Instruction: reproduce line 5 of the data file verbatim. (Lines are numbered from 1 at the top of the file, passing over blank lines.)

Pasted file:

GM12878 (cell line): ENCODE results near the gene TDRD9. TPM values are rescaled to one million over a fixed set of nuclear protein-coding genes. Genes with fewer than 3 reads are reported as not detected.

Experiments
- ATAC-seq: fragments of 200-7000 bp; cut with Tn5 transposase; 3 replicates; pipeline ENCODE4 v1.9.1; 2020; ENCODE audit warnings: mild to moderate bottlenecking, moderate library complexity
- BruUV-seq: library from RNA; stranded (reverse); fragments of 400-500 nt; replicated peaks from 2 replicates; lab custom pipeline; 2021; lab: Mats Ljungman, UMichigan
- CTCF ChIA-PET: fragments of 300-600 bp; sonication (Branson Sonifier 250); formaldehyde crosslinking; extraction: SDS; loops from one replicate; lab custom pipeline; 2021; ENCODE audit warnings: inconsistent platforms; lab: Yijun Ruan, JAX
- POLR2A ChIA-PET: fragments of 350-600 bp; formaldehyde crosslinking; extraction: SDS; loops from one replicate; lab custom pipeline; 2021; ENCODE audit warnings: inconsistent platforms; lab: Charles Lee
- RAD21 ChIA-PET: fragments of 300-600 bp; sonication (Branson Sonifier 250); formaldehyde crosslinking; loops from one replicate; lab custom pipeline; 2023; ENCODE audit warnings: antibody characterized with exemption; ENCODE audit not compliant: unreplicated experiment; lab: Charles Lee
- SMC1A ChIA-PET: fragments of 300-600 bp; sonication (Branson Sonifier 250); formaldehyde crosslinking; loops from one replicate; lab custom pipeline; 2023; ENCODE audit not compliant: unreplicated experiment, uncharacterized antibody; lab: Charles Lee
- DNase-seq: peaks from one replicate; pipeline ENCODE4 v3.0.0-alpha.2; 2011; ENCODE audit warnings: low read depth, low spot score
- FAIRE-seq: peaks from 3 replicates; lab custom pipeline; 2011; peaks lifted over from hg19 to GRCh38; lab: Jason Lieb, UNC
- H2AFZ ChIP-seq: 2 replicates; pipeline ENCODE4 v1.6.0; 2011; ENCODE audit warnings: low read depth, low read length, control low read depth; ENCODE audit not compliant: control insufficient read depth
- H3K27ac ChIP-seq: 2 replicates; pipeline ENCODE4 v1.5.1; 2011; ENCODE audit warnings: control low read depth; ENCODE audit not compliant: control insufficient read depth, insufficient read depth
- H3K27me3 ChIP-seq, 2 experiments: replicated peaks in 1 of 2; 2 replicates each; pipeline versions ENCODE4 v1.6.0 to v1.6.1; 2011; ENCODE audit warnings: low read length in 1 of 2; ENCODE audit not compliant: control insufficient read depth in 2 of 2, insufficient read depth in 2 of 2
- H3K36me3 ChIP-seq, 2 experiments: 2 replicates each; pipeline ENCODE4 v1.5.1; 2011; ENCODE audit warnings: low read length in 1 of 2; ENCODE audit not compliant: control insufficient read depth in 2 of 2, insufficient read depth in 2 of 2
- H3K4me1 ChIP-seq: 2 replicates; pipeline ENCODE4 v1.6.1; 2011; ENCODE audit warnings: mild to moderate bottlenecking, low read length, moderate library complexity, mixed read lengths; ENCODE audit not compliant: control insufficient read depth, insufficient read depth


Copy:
- CTCF ChIA-PET: fragments of 300-600 bp; sonication (Branson Sonifier 250); formaldehyde crosslinking; extraction: SDS; loops from one replicate; lab custom pipeline; 2021; ENCODE audit warnings: inconsistent platforms; lab: Yijun Ruan, JAX